Top tips on how to write your CV


What is a CV?

‘CV’ is short for ‘Curriculum Vitae’, which is a Latin phrase meaning ‘course of life’. A CV should include a brief account of your achievements, education, qualifications, and previous employment and is a document used to present yourself in the world of work. It can also be used as a channel for personal marketing, so it’s important when writing your CV to show yourself in the best light.

Most employees will skim over CVs looking for key information so it is crucial your CV is easy to read and highlights relevant details.

We’ve put this guide together to help you to create the best CV to hopefully get noticed in this short time frame. Remember, your CV is often just one part of the application process. A cover letter and sometimes an application form may also be required.

What information should be included on my CV?

We recommend that when creating your CV you make sure you understand its purpose. When writing your CV, refer back to the job description of the role you are applying for to ensure you include relevant information.

There are a few things you add to your CV to show prospective employers why you’re the person for the job. But the following information must be included:

  • At the very top of your CV, should be your name, professional title, and contact details. We recommend that you don’t add ‘Curriculum Vitae’ or CV as a heading.
  • Your email address and contact number must be included so employers can contact you. An address is not required, but you can include this if you want to. You don’t need to add your age, nationality, date of birth, or marital status.
  • You could also include a link to your LinkedIn profile.
Personal Profile

The next section of your CV is your Personal Profile. This is a few lines about you. You could include information about yourself, what you hope to achieve, and your goals. Ensure the information you include here is tailored to the job role you are applying for.


CVs that highlight your key achievements are more likely to stand out to employers. Emphasising your achievements can reassure the company that you’d be a perfect fit for the position. Use this section as your chance to showcase your achievements and write a short description of those that you feel are significant to the role you are applying for.

Your achievements are things you’ve accomplished in your previous roles. This could be where you have gone above and beyond the responsibilities or tasks associated with those roles. We recommend asking someone else to read these achievements to make sure they are clear and relevant.

Work History and Experience

This section is used to set out your current and previous roles, experience, and voluntary work. You should list these in order of most recent first. Emphasise your most recent role as this will be the most interesting to your prospective employer.

You should look to include: your employer, your job title, dates in employment, and one paragraph about what your duties were for this role.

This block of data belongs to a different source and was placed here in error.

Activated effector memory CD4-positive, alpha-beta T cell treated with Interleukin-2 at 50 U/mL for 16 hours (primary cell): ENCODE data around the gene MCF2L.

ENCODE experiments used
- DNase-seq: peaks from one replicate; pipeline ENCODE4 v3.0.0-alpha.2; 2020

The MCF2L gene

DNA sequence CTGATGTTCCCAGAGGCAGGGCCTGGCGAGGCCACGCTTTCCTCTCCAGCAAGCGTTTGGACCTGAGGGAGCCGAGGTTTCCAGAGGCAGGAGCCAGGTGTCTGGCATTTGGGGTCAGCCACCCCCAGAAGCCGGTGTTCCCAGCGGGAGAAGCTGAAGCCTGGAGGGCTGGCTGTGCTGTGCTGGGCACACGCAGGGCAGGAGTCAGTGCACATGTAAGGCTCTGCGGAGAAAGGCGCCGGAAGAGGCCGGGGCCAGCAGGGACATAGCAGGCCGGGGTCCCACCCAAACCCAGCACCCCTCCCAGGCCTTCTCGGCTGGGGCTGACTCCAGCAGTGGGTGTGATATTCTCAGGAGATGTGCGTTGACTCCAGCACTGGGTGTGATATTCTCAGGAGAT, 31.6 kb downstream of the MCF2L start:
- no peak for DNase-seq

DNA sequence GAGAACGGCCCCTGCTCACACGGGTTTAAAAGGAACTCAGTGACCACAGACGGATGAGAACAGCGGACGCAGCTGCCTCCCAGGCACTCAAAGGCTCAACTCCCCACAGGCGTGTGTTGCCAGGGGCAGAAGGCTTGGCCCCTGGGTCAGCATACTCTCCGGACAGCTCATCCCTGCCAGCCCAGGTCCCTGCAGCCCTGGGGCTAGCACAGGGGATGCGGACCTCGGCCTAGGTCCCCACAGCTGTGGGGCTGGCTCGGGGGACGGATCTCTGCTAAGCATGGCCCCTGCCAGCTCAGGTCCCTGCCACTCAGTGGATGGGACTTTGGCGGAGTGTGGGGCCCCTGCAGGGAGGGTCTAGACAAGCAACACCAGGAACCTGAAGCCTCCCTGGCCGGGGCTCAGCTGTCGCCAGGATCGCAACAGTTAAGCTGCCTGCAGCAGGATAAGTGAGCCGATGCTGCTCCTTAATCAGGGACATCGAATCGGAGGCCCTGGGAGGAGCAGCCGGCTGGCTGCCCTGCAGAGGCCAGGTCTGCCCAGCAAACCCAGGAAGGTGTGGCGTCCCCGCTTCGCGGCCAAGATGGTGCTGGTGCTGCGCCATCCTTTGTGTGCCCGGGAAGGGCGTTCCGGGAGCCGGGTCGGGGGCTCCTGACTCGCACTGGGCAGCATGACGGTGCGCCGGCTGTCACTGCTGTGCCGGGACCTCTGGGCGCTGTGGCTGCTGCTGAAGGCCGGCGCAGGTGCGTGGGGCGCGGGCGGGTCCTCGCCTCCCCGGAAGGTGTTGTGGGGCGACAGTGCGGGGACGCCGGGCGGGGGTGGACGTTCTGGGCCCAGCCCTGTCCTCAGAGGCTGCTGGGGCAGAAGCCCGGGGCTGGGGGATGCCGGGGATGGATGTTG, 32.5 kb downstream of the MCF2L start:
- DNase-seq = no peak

We recommend that you don’t include experience from more than 10 years ago unless it is relevant to the job you are applying for.


As with the previous section, this part of your CV should highlight all of your previous or current education. With the most recent first, this should include:

  • Institution (School, College, University)
  • Qualification with Grades
  • Dates attended/completed

If you have a Degree in a relevant subject, you could list a few of the modules or projects you completed which may be relevant to the job role you are applying for.

Other information

If you have space, or if you think there is other information that could be relevant to the role you are applying for, then you have the option to add some other sections:

Key Skills

This is an opportunity to add some key skills that you think are relevant to the job you are applying for and you could match these with the skills the employer is looking for in the job description.

Hobbies and Interests

If you want to include this section, use it as a snapshot of yourself and try to include hobbies or interests that are relevant to your profession.


If you want to include this section, you can just add ‘references are available upon request’ or if you prefer, you don’t need to include this.


Because most employees will only skim over your CV, it’s important that the format is clear and easy to read.

  • Ensure your headings are clear as this makes it easier to read and find the information needed
  • Make sure you use a professional font such as Arial or Calibri
  • Your text size should be 10-12 with headings between 14-16. But make sure it’s readable
  • Make sure the font and layout are consistent
  • Use standard-size margins.

Take a look at our CV Template for help with creating your CV.


Ensure you read over your CV and ask someone else to proofread it too.

If you’re applying for a job you really want, make sure your CV is the perfect match for the role with relevant skills, qualifications, and experience.

When you have an interview lined up, you could review our interview guide for tips and tricks.

If you’re on the hunt for a new job, take a look at the jobs we have available.